Planting, selling and transporting marijuana is usually illegal in Chile and carries prison terms of up to 15 years. But the law allows medical use of marijuana with the authorization of several ministries.

The Chilean experiment adds to an international trend of easing restrictions on marijuana for medical or personal use. More than 20 U.S. states allow some form of medical marijuana and Colorado and Washington have legalized personal use. In the Americas, Uruguay became the first nation to create a legal marijuana market in 2013.

"It's a huge achievement," said Cecilia Heyder, who suffers from systemic lupus and was diagnosed with breast cancer in 2011. "I just wish all of Chile's municipalities could achieve this as well."

Chilean lawmakers in a health commission approved a plan to legalize the planting of marijuana. The measure would allow planting of up to six plants for recreation use, but it still needs to be approved by both houses of Congress.

Source:http://www.hightimes.com/read/marijuana-harvested-medical-use-chile


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How Much THC Is In Federal Medical Marijuana?

Category: News | Posted on Wed, April, 8th 2015 by THCFinder
 

Federal immigration bill hatch marijuana growingOne of the urban legends I heard a lot about growing up was how potent federal medical marijuana was. You may have heard the stories too. I would always hear people talk about the G-13 strain in particular, and that it was incredibly strong because it was created in a lab environment to have as high a potency as possible. As with many marijuana urban legends, the truth was very disappointing.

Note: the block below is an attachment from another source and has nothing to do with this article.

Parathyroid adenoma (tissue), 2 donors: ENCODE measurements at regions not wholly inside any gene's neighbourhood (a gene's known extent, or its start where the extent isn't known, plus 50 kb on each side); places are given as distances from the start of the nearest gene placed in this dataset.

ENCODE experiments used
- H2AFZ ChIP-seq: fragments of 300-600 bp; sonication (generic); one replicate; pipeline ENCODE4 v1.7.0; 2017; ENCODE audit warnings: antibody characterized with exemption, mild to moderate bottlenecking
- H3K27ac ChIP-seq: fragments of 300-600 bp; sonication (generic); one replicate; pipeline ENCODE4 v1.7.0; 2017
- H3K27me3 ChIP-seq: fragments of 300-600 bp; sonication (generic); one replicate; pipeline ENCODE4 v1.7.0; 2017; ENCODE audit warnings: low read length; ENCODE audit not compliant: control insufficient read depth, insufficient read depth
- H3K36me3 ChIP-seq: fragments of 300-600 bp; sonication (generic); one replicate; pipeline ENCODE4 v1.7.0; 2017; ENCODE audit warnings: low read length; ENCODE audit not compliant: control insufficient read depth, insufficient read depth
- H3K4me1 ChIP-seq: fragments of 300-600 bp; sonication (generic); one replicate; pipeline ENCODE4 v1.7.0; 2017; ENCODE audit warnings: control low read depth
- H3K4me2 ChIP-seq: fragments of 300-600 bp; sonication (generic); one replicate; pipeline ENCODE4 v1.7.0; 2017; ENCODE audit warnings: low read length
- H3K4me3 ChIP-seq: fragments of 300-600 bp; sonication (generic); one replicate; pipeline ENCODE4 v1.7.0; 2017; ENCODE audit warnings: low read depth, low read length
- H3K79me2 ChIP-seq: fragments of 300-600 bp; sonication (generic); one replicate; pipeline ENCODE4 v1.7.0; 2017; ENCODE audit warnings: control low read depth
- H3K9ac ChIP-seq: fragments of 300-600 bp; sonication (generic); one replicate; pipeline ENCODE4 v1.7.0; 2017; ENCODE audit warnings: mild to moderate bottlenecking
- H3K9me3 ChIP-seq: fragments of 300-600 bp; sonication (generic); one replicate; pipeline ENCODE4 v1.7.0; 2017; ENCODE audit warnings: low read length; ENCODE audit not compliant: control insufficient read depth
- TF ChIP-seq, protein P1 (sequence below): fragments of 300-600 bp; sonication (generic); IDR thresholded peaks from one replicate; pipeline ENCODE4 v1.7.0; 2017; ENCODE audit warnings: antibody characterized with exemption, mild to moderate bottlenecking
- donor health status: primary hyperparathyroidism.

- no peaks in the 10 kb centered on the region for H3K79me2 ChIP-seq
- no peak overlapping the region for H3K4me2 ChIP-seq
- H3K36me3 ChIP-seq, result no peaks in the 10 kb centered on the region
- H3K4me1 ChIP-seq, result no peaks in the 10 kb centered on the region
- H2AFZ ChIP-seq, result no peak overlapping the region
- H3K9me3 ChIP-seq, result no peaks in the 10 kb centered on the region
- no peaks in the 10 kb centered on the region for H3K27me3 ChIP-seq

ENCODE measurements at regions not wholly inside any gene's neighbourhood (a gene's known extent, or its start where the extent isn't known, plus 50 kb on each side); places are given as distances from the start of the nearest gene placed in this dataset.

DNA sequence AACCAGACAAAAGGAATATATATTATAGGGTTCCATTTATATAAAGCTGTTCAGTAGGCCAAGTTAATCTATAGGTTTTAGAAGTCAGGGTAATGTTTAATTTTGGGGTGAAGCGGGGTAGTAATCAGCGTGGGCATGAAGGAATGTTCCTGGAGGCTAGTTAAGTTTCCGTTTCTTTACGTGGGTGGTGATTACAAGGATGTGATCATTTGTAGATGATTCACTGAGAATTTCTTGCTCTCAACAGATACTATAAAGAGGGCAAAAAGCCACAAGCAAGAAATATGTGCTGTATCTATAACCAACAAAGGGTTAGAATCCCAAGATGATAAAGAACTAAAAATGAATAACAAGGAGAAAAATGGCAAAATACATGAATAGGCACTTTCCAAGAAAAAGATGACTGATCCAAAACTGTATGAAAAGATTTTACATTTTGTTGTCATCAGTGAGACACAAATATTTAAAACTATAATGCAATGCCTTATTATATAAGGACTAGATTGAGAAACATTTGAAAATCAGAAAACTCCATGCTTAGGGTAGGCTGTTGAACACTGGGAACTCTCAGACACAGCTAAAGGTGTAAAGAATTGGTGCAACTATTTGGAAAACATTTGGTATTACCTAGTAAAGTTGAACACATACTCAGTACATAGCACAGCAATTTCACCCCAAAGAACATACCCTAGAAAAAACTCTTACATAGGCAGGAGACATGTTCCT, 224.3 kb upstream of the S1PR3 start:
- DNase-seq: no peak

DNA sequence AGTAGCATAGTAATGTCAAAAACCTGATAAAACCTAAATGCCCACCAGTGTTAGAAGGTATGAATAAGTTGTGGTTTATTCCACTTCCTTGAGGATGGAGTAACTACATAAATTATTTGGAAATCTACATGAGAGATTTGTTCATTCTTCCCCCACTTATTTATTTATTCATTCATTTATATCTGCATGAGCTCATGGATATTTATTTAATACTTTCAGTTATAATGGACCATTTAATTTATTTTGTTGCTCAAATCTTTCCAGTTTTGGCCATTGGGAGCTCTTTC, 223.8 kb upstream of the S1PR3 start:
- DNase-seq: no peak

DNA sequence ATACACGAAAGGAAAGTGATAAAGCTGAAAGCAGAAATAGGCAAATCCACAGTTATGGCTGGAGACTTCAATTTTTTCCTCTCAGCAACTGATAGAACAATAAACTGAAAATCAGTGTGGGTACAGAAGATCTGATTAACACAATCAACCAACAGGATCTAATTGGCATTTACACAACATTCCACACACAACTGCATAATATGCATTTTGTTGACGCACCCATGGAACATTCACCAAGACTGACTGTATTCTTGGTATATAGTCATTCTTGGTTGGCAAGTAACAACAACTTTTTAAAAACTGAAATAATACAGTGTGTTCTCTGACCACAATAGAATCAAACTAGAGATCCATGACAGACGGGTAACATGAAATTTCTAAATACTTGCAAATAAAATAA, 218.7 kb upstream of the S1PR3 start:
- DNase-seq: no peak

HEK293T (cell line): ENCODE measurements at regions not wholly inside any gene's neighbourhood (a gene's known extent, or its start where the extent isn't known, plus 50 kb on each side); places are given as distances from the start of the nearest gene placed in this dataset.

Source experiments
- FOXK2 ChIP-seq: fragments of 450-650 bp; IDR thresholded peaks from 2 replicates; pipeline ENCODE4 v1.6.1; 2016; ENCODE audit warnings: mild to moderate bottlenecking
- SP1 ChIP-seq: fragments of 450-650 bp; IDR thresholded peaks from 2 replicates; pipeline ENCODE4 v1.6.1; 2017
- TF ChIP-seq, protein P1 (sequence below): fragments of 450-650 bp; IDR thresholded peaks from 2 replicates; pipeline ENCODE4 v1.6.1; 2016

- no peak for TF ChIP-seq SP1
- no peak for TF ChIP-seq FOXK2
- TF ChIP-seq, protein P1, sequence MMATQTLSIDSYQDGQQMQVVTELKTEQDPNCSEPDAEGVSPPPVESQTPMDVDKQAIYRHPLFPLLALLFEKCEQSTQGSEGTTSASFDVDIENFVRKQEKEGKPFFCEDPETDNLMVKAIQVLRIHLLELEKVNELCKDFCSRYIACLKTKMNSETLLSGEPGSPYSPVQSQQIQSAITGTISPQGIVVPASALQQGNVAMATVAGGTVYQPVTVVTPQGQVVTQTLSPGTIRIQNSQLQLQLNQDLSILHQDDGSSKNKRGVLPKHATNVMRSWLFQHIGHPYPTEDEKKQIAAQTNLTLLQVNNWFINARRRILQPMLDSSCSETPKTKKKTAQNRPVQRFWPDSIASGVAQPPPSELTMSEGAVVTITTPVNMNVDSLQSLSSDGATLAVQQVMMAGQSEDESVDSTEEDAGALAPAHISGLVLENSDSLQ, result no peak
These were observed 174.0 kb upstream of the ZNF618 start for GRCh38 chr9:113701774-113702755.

As I got older, and met more people in the marijuana world, I came across people that had actually seen federal medical marijuana via one of the four remaining federal medical marijuana patients. All of them would point out that the federal medical marijuana they saw in those coffee-style tin cans was awful. The National Institute on Drug Abuse has a menu on the web of the strains that are offered through the federal medical marijuana program, along with THC levels and levels for other cannabinoids. I believe the math speaks for itself. Per Smell the Truth:

The highest THC cigarette the government is selling tops out at 6.7% THC. Compare that to 25% THC for pre-rolls in San Francisco and L.A. Uncle Sam has no high-cannabidiol pre-rolls, whereas high-CBD pre-rolls are common in advanced cannabis markets.

And most of the bulk marijuana is bad, too. Uncle Sam classifies cannabis that’s “low” in THC as having less than 1%, “medium” is 1-5%, “high” is 5-10%, and “very high” is greater than ten percent. Not a single government strain tests over 10.2% THC.

By comparison, the average Bay Area cannabis patient buys cannabis that’s an average of 15 percent, estimates UC Berkeley public health researcher Amanda Reiman.

I don’t understand why federal marijuana has such a low potency. Is this on purpose? If so, why? Or is it because federal marijuana growers are awful at what they do? Or is it because growers that supply non-federal patients are so much better at growing? The federal government doesn’t give up much info about the federal program, so all we can do is speculate.

Source:http://www.theweedblog.com/how-much-thc-is-in-federal-medical-marijuana/